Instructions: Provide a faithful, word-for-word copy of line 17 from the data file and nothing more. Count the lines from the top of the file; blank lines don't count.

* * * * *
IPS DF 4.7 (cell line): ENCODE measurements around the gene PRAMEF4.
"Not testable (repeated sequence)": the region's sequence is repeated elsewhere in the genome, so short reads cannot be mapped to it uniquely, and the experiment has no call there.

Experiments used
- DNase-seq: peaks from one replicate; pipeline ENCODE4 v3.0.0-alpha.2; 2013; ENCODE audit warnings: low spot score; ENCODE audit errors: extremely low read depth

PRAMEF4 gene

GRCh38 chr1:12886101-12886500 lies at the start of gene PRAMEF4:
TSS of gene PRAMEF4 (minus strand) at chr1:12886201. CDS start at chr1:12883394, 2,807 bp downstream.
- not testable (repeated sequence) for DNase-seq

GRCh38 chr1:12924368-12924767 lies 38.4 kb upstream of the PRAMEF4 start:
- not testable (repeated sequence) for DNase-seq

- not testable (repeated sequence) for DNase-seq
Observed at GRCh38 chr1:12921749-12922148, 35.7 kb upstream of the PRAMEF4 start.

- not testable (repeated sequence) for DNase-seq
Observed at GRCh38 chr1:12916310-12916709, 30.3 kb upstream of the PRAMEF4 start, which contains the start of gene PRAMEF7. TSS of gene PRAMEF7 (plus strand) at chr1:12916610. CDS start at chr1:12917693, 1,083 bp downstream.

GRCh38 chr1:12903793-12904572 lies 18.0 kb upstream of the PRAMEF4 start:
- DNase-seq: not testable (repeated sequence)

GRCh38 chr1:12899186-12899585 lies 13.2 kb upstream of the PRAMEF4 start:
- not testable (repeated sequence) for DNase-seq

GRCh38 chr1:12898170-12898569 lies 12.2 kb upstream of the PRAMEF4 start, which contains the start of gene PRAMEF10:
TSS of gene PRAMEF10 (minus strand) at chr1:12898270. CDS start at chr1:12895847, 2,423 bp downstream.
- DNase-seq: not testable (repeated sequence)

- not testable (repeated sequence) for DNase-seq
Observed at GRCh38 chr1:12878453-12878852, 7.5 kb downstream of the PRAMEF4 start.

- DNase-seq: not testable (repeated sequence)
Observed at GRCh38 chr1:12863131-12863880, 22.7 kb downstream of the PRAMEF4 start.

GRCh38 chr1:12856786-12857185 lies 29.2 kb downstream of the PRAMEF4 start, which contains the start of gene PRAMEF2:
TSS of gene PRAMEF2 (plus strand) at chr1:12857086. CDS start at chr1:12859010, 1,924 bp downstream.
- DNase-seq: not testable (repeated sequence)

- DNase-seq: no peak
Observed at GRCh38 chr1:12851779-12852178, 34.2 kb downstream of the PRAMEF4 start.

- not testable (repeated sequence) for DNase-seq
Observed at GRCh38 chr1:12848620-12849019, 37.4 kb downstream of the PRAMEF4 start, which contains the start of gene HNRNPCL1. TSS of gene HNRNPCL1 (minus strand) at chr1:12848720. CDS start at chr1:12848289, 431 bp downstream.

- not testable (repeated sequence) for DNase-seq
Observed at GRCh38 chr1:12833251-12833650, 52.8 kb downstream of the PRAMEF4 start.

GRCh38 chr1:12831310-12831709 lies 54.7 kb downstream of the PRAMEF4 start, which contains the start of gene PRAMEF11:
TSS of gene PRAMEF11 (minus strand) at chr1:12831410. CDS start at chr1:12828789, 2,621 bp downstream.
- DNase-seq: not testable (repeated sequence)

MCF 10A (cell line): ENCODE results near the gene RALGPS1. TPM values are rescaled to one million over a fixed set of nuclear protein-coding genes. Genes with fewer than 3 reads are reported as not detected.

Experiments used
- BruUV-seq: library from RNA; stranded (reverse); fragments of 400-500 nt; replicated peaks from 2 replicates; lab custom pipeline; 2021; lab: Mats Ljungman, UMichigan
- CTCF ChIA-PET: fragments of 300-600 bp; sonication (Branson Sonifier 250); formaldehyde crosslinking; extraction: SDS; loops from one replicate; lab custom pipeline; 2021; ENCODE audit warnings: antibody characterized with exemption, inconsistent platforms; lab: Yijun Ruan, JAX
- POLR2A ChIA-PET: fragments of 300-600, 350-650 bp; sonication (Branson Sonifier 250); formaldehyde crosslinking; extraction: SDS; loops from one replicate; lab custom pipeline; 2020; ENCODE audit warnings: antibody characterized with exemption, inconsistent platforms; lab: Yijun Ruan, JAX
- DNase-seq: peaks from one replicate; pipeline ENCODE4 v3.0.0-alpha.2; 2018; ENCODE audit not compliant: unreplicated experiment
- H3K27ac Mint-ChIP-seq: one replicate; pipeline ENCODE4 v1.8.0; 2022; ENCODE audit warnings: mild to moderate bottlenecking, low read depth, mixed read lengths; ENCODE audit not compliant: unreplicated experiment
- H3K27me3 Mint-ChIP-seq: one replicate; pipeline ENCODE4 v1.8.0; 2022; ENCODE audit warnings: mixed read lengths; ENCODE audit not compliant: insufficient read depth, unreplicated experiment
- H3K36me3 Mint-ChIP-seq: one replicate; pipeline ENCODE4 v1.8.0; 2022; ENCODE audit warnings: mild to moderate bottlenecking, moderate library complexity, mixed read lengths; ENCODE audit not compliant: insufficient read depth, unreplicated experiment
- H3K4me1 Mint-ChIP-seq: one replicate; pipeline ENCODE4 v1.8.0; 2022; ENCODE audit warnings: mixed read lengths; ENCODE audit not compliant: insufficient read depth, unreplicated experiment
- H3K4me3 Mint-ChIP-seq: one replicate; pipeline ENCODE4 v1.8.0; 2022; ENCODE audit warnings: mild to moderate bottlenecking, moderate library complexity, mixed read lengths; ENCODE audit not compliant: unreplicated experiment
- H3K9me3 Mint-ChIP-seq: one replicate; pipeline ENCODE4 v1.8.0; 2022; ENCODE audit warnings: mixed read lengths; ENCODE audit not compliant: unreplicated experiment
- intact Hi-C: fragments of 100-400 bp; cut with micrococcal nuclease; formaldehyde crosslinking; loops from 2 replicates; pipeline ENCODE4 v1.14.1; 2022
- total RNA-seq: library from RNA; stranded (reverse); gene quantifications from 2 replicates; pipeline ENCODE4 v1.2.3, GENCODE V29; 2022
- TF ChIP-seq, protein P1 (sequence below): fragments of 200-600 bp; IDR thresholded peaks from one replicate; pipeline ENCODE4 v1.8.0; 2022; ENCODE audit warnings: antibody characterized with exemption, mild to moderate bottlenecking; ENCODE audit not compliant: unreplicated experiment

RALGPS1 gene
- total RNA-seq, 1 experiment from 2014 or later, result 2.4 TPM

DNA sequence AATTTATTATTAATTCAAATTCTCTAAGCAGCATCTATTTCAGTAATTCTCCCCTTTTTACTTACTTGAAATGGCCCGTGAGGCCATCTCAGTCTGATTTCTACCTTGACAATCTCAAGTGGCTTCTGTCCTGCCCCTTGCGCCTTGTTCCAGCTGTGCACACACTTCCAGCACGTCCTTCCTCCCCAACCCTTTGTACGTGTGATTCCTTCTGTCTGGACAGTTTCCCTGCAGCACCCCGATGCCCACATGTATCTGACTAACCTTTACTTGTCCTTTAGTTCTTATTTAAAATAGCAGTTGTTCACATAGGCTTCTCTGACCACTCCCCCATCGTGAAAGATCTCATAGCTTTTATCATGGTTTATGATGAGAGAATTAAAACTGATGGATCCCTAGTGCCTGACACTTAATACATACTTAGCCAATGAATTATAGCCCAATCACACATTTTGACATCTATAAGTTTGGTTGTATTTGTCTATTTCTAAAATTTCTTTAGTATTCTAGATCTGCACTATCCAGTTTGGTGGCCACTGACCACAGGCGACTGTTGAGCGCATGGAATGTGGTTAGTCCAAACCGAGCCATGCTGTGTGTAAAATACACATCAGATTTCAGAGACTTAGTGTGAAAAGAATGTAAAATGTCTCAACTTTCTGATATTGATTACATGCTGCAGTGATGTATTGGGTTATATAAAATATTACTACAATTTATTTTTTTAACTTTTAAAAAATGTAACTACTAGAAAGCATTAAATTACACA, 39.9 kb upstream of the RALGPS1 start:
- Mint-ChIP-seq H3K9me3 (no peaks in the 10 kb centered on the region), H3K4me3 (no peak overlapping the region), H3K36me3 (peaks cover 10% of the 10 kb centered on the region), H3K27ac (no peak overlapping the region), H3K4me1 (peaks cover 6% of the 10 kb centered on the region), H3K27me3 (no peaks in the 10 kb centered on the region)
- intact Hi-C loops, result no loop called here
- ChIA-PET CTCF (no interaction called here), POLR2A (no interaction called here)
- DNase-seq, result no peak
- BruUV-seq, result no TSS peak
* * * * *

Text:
GRCh38 chr1:12899186-12899585 lies 13.2 kb upstream of the PRAMEF4 start: